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Quinn: Budget Cuts Could Mean 2,200 State Layoffs

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CHICAGO (AP) -- Gov. Pat Quinn announced Thursday that 2,200 state employees could lose their jobs as he attempts to cut an additional $1 billion in state spending amid continued uncertainty about the Illinois budget.

Quinn also wants state employees to take 12 unpaid furlough days and have their wages frozen.

"We have to cut costs, cut costs and cut costs," Quinn told business leaders at a gathering of the Illinois Chamber of Commerce at a downtown Chicago hotel.

The state's largest employee union, which would have to agree to furlough days and other concessions, said it had already dismissed the idea in an earlier meeting with Quinn administration officials.

"We made very clear that we don't believe it would make a significant difference toward balancing the budget," said Anders Lindall, spokesman for the American Federation of State, County and Municipal Employees.

With a new fiscal year starting Wednesday, the state budget is far from resolved. Quinn continues to insist on an unpopular income tax that he says will help close a $9.2 billion deficit. He has warned about deep cuts to social service programs without the tax increase because there's not enough money in a makeshift budget lawmakers already approved that the governor calls "half-baked."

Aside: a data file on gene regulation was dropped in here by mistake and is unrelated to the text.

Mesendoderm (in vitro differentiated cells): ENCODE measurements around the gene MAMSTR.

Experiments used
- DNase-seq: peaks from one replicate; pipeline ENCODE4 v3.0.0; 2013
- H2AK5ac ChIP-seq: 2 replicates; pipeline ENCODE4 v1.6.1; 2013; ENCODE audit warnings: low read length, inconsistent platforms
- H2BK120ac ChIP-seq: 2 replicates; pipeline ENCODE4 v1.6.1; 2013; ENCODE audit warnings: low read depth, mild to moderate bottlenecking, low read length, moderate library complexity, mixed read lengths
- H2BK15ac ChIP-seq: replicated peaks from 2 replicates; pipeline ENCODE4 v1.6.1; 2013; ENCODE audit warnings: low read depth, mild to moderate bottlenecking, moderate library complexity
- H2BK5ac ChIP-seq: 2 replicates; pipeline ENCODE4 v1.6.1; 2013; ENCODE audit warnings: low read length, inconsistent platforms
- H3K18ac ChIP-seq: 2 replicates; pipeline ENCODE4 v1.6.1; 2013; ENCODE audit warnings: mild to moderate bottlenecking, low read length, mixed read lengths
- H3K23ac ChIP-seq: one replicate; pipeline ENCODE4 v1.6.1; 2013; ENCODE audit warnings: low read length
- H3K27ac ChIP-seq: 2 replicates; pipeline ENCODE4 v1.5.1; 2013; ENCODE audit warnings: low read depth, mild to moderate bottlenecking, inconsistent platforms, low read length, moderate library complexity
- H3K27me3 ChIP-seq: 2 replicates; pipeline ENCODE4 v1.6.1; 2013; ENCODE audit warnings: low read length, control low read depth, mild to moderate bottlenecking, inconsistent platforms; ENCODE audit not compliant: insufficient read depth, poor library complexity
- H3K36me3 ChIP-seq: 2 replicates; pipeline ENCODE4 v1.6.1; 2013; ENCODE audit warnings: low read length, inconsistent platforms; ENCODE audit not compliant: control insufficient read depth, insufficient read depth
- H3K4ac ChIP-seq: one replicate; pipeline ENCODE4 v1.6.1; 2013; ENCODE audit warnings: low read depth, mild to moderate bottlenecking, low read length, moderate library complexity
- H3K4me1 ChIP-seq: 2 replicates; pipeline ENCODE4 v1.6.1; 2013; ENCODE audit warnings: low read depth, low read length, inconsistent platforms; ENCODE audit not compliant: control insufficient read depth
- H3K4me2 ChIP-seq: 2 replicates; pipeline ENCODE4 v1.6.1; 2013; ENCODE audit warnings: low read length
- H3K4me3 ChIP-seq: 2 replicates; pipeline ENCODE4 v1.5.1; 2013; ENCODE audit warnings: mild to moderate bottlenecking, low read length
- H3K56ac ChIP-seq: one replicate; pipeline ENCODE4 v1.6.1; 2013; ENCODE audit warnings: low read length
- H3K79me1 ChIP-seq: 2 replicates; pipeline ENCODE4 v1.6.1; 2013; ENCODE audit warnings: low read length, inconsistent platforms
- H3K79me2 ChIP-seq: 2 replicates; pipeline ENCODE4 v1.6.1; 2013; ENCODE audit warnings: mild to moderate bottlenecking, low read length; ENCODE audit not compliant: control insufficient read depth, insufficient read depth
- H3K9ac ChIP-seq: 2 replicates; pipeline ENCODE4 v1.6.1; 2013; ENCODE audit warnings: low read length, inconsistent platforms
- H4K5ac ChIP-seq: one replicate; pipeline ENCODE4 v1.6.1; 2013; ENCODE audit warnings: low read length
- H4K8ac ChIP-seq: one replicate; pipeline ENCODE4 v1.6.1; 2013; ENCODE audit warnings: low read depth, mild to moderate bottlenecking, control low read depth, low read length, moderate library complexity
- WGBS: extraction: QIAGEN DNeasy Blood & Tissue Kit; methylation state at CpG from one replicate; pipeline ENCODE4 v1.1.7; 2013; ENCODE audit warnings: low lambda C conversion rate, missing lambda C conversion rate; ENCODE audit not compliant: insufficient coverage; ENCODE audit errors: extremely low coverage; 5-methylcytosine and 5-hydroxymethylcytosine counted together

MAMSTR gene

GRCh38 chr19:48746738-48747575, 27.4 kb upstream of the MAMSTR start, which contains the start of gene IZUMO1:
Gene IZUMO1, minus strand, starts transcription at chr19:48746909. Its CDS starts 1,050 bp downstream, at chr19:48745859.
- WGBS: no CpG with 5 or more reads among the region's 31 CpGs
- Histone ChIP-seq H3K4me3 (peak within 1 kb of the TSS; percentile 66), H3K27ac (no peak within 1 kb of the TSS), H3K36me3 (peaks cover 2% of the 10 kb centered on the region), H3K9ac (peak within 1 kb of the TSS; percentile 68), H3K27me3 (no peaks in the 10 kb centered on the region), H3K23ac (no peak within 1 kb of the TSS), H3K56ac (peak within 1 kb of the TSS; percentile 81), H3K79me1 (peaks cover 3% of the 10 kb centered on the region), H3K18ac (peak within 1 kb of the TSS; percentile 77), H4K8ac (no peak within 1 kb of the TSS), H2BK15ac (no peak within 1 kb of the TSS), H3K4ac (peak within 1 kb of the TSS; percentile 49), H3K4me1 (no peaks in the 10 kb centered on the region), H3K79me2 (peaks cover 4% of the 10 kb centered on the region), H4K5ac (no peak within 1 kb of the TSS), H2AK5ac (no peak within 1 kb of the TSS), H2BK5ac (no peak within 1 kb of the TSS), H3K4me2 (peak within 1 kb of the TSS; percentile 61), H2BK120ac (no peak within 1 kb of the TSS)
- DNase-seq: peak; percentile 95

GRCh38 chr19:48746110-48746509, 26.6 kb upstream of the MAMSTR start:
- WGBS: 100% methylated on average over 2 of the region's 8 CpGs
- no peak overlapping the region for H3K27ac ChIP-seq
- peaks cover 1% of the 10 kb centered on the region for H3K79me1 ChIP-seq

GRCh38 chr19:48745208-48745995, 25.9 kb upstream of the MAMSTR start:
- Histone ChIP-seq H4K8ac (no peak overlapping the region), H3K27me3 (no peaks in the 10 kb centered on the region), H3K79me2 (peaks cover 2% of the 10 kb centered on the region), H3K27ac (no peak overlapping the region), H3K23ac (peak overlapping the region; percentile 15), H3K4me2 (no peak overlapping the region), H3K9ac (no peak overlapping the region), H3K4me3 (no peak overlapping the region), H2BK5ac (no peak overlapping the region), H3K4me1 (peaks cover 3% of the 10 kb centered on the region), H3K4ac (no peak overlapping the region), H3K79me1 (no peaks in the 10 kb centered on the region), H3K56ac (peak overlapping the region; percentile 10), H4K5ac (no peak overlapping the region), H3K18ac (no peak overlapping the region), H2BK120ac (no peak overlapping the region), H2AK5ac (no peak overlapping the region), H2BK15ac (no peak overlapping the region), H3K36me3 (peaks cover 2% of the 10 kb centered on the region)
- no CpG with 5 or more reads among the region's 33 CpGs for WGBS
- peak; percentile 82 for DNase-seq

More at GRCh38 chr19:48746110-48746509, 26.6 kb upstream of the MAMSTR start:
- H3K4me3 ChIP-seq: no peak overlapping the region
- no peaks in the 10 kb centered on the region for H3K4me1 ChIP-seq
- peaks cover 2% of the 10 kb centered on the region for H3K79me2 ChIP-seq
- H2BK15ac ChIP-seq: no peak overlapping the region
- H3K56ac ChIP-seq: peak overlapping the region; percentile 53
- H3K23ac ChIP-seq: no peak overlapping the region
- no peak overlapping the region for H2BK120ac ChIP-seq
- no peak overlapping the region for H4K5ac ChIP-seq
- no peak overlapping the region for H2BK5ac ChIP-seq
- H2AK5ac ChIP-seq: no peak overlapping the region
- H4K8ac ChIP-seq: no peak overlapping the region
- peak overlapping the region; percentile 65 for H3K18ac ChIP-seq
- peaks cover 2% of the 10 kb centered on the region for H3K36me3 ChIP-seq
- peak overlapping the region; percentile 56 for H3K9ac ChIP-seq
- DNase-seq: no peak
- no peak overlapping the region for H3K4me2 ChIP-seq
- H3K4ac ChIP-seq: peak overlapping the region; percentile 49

But Quinn has backed away from those threatened cuts in recent days.

"I'm not going to accept that budget," he said. "I'm going to send it right back to the Legislature, and we're going to sit there and we're going to get a full budget."

If Quinn does that, the groups facing cuts won't be saved, they'll just be thrown into limbo until a state spending plan is eventually worked out.

The Democratic governor did offer new details Thursday on concessions he's willing to make to build legislative support for his income tax increase.

Quinn said he would settle for raising the corporate income tax rate to 6 percent from 4.8 percent, instead of the 7.2 percent he originally proposed. He hasn't budged on the personal tax rate, which he wants to move up to 4.5 percent from the current 3 percent.

Patti Schuh, spokeswoman for Senate Minority Leader Christine Radogno, was unmoved.

"We've been clear and consistent that there's lots of things that need to be done in state government and a tax increase is not the first one," Schuh said.

Quinn has gotten no guarantees his new proposal would win lawmakers to his side.

"There's no promises for votes at all," he said.

As time runs out for an alternative budget, Republicans have been pushing for a short-term spending plan to give lawmakers more time to sort out the state's finances and move forward with some of the spending reforms and government efficiencies the Republican party has called for.

Republicans have new leverage because any new budget or tax increase needs a super majority to pass and that requires their support.

Quinn said he's "not very excited" about a short-term budget to keep government running.

"I think that's just postponing our rendezvous with reality," he said.


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